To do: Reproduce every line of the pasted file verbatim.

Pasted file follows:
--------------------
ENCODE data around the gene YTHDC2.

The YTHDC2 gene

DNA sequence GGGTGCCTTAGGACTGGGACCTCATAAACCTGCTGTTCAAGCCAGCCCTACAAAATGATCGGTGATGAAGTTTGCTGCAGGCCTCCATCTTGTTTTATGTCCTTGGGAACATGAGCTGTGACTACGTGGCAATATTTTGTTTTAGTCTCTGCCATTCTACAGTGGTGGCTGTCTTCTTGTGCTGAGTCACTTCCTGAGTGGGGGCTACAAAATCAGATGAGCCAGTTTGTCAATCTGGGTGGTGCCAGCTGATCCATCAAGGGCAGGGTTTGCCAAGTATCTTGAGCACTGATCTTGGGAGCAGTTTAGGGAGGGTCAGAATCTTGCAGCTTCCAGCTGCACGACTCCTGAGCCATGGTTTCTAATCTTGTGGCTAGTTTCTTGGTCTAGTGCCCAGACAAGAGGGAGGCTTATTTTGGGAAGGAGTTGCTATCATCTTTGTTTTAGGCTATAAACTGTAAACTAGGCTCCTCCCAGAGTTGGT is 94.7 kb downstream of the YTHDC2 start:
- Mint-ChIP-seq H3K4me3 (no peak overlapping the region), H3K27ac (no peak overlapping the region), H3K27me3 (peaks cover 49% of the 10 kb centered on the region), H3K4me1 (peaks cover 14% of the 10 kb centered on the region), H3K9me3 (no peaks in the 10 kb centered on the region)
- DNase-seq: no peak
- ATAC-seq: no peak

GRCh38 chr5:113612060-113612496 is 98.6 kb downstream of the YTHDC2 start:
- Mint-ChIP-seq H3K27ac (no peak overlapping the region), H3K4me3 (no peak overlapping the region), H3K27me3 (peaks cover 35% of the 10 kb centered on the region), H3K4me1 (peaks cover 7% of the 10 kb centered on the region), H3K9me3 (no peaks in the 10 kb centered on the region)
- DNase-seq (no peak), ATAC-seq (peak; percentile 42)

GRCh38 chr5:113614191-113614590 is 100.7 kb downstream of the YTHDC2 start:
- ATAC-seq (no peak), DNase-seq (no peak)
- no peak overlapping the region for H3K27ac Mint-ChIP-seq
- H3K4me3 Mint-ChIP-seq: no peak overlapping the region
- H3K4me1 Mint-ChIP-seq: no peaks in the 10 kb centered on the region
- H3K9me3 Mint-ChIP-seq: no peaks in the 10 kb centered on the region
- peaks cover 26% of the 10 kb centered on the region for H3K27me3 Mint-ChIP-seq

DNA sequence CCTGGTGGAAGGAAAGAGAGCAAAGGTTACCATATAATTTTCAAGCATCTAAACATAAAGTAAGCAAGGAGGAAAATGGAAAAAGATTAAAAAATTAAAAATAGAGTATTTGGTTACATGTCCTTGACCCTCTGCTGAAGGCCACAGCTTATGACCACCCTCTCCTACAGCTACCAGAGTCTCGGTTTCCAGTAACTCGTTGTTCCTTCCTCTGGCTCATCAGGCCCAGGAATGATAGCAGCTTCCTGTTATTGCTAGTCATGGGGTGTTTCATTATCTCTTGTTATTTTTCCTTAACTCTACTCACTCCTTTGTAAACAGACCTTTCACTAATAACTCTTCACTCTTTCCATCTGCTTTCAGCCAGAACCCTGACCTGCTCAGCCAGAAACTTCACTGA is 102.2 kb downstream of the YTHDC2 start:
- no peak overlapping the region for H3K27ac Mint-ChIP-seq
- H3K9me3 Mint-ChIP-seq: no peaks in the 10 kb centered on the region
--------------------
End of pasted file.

ENCODE data around the gene YTHDC2.

The YTHDC2 gene

DNA sequence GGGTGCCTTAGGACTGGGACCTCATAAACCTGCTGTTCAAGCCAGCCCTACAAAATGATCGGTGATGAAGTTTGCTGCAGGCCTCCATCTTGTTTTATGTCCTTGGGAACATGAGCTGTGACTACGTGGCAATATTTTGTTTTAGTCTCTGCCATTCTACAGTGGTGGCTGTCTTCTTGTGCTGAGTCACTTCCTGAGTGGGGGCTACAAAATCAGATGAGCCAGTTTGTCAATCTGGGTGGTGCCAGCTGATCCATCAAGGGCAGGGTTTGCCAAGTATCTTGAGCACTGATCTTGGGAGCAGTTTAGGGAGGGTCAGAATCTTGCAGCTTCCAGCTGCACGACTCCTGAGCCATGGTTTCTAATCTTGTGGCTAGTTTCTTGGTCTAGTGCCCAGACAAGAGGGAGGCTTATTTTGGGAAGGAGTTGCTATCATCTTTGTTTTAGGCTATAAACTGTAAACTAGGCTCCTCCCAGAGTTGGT is 94.7 kb downstream of the YTHDC2 start:
- Mint-ChIP-seq H3K4me3 (no peak overlapping the region), H3K27ac (no peak overlapping the region), H3K27me3 (peaks cover 49% of the 10 kb centered on the region), H3K4me1 (peaks cover 14% of the 10 kb centered on the region), H3K9me3 (no peaks in the 10 kb centered on the region)
- DNase-seq: no peak
- ATAC-seq: no peak

GRCh38 chr5:113612060-113612496 is 98.6 kb downstream of the YTHDC2 start:
- Mint-ChIP-seq H3K27ac (no peak overlapping the region), H3K4me3 (no peak overlapping the region), H3K27me3 (peaks cover 35% of the 10 kb centered on the region), H3K4me1 (peaks cover 7% of the 10 kb centered on the region), H3K9me3 (no peaks in the 10 kb centered on the region)
- DNase-seq (no peak), ATAC-seq (peak; percentile 42)

GRCh38 chr5:113614191-113614590 is 100.7 kb downstream of the YTHDC2 start:
- ATAC-seq (no peak), DNase-seq (no peak)
- no peak overlapping the region for H3K27ac Mint-ChIP-seq
- H3K4me3 Mint-ChIP-seq: no peak overlapping the region
- H3K4me1 Mint-ChIP-seq: no peaks in the 10 kb centered on the region
- H3K9me3 Mint-ChIP-seq: no peaks in the 10 kb centered on the region
- peaks cover 26% of the 10 kb centered on the region for H3K27me3 Mint-ChIP-seq

DNA sequence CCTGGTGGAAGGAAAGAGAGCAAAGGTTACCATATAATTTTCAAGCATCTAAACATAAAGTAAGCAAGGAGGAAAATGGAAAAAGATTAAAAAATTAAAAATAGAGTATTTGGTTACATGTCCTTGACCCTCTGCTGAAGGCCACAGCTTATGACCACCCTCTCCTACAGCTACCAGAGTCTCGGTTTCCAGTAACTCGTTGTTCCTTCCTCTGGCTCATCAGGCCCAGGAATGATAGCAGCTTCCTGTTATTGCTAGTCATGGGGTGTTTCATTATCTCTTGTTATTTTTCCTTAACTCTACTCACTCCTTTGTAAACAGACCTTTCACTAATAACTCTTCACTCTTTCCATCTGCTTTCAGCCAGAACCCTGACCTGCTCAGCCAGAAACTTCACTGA is 102.2 kb downstream of the YTHDC2 start:
- no peak overlapping the region for H3K27ac Mint-ChIP-seq
- H3K9me3 Mint-ChIP-seq: no peaks in the 10 kb centered on the region